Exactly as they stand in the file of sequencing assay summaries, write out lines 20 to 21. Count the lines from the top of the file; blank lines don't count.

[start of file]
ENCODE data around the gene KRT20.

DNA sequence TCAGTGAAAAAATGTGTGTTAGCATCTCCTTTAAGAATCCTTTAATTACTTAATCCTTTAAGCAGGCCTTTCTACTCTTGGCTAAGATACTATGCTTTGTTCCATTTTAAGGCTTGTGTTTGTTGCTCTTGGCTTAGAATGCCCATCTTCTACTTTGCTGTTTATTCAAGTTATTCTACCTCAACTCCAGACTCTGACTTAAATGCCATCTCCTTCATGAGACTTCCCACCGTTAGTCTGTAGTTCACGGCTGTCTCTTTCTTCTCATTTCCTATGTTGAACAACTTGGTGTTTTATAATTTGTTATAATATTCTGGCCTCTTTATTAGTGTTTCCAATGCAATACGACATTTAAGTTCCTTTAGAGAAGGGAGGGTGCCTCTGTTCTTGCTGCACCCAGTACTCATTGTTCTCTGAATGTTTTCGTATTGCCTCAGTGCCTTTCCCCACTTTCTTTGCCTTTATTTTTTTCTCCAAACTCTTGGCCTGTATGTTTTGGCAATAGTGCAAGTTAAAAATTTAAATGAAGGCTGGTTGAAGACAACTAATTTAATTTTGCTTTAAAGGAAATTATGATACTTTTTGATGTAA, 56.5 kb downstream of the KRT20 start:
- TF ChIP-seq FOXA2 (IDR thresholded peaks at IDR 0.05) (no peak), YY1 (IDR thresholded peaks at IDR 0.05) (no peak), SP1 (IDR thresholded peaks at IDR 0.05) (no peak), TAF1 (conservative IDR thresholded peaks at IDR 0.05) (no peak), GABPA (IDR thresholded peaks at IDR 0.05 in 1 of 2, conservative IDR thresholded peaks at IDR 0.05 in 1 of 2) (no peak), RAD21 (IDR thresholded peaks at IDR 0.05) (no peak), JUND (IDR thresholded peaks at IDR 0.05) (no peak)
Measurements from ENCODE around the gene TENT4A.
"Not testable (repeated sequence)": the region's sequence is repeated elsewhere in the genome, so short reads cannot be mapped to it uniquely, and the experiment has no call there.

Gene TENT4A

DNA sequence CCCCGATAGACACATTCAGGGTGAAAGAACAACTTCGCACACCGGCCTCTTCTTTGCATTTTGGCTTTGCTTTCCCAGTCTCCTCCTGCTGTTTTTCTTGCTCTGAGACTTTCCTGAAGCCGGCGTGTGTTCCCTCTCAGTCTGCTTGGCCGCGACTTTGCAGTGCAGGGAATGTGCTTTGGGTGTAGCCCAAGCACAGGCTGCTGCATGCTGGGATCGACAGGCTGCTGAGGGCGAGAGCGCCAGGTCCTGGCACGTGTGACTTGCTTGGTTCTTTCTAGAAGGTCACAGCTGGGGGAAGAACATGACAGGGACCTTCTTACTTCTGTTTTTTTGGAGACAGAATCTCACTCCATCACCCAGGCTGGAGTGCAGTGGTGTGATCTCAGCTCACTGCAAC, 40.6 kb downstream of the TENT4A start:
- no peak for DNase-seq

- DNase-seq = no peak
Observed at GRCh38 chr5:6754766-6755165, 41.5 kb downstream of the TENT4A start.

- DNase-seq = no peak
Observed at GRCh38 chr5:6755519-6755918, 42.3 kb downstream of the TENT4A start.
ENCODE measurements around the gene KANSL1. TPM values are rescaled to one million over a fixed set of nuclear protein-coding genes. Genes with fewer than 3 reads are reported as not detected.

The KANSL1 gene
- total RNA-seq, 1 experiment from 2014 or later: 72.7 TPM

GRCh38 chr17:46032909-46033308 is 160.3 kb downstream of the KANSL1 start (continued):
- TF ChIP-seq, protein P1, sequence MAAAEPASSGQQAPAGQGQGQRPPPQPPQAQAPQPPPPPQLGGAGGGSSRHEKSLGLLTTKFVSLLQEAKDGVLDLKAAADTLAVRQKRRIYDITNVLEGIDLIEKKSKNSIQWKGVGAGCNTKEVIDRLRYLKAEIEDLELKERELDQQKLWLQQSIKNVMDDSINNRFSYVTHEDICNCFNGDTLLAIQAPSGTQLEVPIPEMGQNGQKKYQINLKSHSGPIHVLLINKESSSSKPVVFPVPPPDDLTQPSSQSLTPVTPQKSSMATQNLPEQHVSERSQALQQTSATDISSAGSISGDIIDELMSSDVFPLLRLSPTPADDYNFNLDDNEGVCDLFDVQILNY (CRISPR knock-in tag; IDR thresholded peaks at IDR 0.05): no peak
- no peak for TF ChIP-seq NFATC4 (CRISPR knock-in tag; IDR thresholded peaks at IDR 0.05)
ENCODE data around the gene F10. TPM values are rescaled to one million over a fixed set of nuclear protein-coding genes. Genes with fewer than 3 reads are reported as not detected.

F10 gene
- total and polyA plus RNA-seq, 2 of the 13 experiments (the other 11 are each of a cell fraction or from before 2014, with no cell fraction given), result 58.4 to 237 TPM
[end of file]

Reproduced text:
F10 gene
- total and polyA plus RNA-seq, 2 of the 13 experiments (the other 11 are each of a cell fraction or from before 2014, with no cell fraction given), result 58.4 to 237 TPM